Friday, May 13, 2011

Review of The Man Who Went Up in Smoke by Maj Sjowall and Per Wahloo (1969, Harper)

Detective Martin Beck manages one day of holiday with his wife and two children on the Stockholm archipelago before he is called back to the office and asked to investigate an unusual case. A Swedish journalist has vanished in Budapest and the authorities want to travel to the city to see if they can discover what has happened to him. Beck arrives in the sweltering city to find himself trying to track a ghost. Despite the Hungarian police being suspicious about his presence, he methodically pieces together various clues, seemingly to little benefit. The journalist was clearly involved in criminal activity, but he’s as difficult to grasp onto as a wisp of smoke.

The Man Who Went Up in Smoke is a curious book. The edition I read is 198 pages long and for the first 80 or so very little happens. The narrative focuses on mundane, everyday life – Beck’s increasingly distant relationship with his family, his ambivalence towards his job, getting to know a new city. There are no dramatic events, no sudden revelations or twists and turns, no quickening of the pace. In this sense, the pacing and observations mimic Beck himself, who finds it difficult to summon any interest or enthusiasm for the case. And yet the story is captivating. Sjowall and Wahloo’s prose has a calm but insistent cadence as they immerse the reader in Beck’s world and the cities of Stockholm and Budapest. They portray a terrific sense of atmosphere and place. In the second half of the book, there is a shift in pace as the clues start to be aligned and people start to react to Beck’s investigation. A wonderfully under-stated police procedural.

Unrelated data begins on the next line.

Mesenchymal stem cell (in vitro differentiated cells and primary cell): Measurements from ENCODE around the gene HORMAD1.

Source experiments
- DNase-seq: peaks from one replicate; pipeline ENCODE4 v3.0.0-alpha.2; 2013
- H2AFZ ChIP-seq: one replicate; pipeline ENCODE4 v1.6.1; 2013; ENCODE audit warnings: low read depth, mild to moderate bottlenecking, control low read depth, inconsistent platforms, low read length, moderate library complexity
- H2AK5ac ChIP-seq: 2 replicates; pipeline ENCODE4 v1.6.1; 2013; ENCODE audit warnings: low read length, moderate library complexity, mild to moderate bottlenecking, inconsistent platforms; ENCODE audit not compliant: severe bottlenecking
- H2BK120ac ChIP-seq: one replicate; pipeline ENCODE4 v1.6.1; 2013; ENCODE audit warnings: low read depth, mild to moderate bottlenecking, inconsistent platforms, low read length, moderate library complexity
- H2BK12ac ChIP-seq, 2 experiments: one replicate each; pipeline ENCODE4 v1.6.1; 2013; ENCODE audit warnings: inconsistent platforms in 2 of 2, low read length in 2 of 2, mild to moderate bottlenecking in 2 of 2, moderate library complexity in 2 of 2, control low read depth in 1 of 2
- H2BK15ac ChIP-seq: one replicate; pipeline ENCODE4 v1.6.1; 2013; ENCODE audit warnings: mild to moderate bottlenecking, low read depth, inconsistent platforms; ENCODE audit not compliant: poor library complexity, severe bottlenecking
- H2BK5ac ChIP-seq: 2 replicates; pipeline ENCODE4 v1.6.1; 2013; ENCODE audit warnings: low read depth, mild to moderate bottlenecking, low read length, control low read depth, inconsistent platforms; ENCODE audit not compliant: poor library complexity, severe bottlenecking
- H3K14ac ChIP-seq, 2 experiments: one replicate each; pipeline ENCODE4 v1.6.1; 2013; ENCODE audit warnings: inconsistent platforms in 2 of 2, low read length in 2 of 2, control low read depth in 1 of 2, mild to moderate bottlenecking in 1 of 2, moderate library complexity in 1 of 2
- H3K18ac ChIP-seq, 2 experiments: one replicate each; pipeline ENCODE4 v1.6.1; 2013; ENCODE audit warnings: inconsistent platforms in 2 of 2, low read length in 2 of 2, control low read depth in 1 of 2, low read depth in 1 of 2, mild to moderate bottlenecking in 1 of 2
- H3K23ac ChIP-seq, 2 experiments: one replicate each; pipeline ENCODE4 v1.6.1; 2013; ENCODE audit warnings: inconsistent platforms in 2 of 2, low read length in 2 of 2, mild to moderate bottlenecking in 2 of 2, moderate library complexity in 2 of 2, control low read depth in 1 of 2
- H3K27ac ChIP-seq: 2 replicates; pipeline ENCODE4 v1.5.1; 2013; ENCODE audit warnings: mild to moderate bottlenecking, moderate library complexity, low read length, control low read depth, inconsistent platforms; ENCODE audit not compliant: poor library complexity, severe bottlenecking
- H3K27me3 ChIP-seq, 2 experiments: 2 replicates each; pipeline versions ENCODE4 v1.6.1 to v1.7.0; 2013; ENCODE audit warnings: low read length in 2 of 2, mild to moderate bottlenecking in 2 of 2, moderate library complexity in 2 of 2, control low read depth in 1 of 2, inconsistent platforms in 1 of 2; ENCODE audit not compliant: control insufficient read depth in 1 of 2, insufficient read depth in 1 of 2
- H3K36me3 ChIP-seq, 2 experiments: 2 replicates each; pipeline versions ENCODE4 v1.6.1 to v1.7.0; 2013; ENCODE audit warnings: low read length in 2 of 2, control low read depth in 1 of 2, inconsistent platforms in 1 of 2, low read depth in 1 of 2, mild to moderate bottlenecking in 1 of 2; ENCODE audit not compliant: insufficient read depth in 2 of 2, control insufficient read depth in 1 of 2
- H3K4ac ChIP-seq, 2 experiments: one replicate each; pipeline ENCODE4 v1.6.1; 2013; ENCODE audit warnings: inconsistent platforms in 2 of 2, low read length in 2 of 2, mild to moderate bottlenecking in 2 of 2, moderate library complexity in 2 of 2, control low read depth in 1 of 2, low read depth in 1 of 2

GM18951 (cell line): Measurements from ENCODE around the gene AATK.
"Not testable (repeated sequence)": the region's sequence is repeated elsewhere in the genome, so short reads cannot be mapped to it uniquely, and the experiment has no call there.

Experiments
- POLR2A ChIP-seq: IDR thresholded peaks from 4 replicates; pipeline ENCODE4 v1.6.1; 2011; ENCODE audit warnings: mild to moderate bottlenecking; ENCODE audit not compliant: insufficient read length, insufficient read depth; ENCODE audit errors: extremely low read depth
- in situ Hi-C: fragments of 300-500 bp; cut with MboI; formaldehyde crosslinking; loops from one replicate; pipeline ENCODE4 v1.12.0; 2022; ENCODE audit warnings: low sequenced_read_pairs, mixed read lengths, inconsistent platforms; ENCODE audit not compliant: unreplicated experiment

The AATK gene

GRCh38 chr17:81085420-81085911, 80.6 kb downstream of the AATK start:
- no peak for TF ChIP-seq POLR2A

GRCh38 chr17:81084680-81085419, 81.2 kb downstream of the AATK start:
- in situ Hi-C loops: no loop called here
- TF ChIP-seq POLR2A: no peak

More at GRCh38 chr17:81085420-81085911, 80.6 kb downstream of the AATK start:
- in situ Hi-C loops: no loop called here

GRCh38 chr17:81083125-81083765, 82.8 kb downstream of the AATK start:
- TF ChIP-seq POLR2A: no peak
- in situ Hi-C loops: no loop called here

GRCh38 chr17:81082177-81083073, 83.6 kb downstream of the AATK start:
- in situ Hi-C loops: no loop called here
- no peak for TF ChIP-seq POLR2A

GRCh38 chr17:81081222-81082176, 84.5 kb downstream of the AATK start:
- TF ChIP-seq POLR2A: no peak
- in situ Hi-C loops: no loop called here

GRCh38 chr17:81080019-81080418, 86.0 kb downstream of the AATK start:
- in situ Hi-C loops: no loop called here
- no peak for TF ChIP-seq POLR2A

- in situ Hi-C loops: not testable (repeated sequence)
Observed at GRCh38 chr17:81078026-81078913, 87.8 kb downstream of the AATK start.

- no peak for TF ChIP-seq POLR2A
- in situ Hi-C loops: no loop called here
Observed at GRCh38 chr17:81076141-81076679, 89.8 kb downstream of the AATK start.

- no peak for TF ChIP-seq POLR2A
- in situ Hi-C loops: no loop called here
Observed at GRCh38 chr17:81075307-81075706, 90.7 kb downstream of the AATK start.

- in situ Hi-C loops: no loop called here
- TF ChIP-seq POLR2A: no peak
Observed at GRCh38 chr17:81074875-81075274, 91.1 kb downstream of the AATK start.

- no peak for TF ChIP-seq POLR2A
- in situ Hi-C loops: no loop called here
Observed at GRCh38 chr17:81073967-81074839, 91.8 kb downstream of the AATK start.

kathy d. said...

Sjowall and Wahloo's mysteries are a must-read for any serious crime fiction readers. Their books are examples of tight writing, good character development, interesting plots.

It is impossible to pick up one of their books and put it down; it takes up a day or so. It's like biting into a delicious meal. Their books are to be savored.

The only downside is that there are only 10. One has to pace them out so as to still have books to anticipate, and then later on reread.

Gerard Saylor said...

I agree with the previous poster. I ended up hunting down a bunch of the reprints in the late '90s. Great novels.